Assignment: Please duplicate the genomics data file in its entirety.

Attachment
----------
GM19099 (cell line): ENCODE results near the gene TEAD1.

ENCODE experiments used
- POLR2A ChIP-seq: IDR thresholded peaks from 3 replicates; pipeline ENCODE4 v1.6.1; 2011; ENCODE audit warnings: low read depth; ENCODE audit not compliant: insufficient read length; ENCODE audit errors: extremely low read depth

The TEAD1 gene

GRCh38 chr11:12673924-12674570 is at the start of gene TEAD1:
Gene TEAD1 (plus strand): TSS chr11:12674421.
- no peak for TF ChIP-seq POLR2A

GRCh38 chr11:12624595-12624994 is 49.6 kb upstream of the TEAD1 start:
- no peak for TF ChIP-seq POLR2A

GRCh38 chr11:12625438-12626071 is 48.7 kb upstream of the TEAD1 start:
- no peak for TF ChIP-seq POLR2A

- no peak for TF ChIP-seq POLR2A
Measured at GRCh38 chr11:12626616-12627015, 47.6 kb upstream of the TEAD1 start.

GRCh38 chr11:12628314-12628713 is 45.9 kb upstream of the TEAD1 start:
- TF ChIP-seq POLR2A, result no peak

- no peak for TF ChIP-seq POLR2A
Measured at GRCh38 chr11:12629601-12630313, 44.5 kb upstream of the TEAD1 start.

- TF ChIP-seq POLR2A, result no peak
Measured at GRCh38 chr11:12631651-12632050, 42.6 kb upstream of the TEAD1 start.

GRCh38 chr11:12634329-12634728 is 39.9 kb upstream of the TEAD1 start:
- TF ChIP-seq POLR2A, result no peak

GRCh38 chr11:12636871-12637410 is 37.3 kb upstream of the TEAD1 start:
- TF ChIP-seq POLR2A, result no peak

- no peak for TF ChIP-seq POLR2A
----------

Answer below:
GM19099 (cell line): ENCODE results near the gene TEAD1.

ENCODE experiments used
- POLR2A ChIP-seq: IDR thresholded peaks from 3 replicates; pipeline ENCODE4 v1.6.1; 2011; ENCODE audit warnings: low read depth; ENCODE audit not compliant: insufficient read length; ENCODE audit errors: extremely low read depth

The TEAD1 gene

GRCh38 chr11:12673924-12674570 is at the start of gene TEAD1:
Gene TEAD1 (plus strand): TSS chr11:12674421.
- no peak for TF ChIP-seq POLR2A

GRCh38 chr11:12624595-12624994 is 49.6 kb upstream of the TEAD1 start:
- no peak for TF ChIP-seq POLR2A

GRCh38 chr11:12625438-12626071 is 48.7 kb upstream of the TEAD1 start:
- no peak for TF ChIP-seq POLR2A

- no peak for TF ChIP-seq POLR2A
Measured at GRCh38 chr11:12626616-12627015, 47.6 kb upstream of the TEAD1 start.

GRCh38 chr11:12628314-12628713 is 45.9 kb upstream of the TEAD1 start:
- TF ChIP-seq POLR2A, result no peak

- no peak for TF ChIP-seq POLR2A
Measured at GRCh38 chr11:12629601-12630313, 44.5 kb upstream of the TEAD1 start.

- TF ChIP-seq POLR2A, result no peak
Measured at GRCh38 chr11:12631651-12632050, 42.6 kb upstream of the TEAD1 start.

GRCh38 chr11:12634329-12634728 is 39.9 kb upstream of the TEAD1 start:
- TF ChIP-seq POLR2A, result no peak

GRCh38 chr11:12636871-12637410 is 37.3 kb upstream of the TEAD1 start:
- TF ChIP-seq POLR2A, result no peak

- no peak for TF ChIP-seq POLR2A